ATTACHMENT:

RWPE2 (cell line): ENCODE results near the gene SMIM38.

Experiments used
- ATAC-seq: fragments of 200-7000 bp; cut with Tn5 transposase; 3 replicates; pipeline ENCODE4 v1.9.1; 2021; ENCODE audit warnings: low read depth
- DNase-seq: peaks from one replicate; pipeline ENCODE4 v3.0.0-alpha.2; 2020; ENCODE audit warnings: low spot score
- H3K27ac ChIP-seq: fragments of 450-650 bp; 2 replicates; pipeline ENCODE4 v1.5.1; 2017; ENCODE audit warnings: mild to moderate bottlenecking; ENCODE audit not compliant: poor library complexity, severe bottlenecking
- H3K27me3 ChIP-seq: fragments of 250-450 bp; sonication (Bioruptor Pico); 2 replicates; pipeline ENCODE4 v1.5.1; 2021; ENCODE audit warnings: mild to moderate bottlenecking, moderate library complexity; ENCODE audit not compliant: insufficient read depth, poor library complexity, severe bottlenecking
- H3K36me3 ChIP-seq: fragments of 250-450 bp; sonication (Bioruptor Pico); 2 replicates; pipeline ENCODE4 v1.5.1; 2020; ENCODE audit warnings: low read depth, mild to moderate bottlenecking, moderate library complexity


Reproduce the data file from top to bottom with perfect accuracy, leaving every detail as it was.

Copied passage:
RWPE2 (cell line): ENCODE results near the gene SMIM38.

Experiments used
- ATAC-seq: fragments of 200-7000 bp; cut with Tn5 transposase; 3 replicates; pipeline ENCODE4 v1.9.1; 2021; ENCODE audit warnings: low read depth
- DNase-seq: peaks from one replicate; pipeline ENCODE4 v3.0.0-alpha.2; 2020; ENCODE audit warnings: low spot score
- H3K27ac ChIP-seq: fragments of 450-650 bp; 2 replicates; pipeline ENCODE4 v1.5.1; 2017; ENCODE audit warnings: mild to moderate bottlenecking; ENCODE audit not compliant: poor library complexity, severe bottlenecking
- H3K27me3 ChIP-seq: fragments of 250-450 bp; sonication (Bioruptor Pico); 2 replicates; pipeline ENCODE4 v1.5.1; 2021; ENCODE audit warnings: mild to moderate bottlenecking, moderate library complexity; ENCODE audit not compliant: insufficient read depth, poor library complexity, severe bottlenecking
- H3K36me3 ChIP-seq: fragments of 250-450 bp; sonication (Bioruptor Pico); 2 replicates; pipeline ENCODE4 v1.5.1; 2020; ENCODE audit warnings: low read depth, mild to moderate bottlenecking, moderate library complexity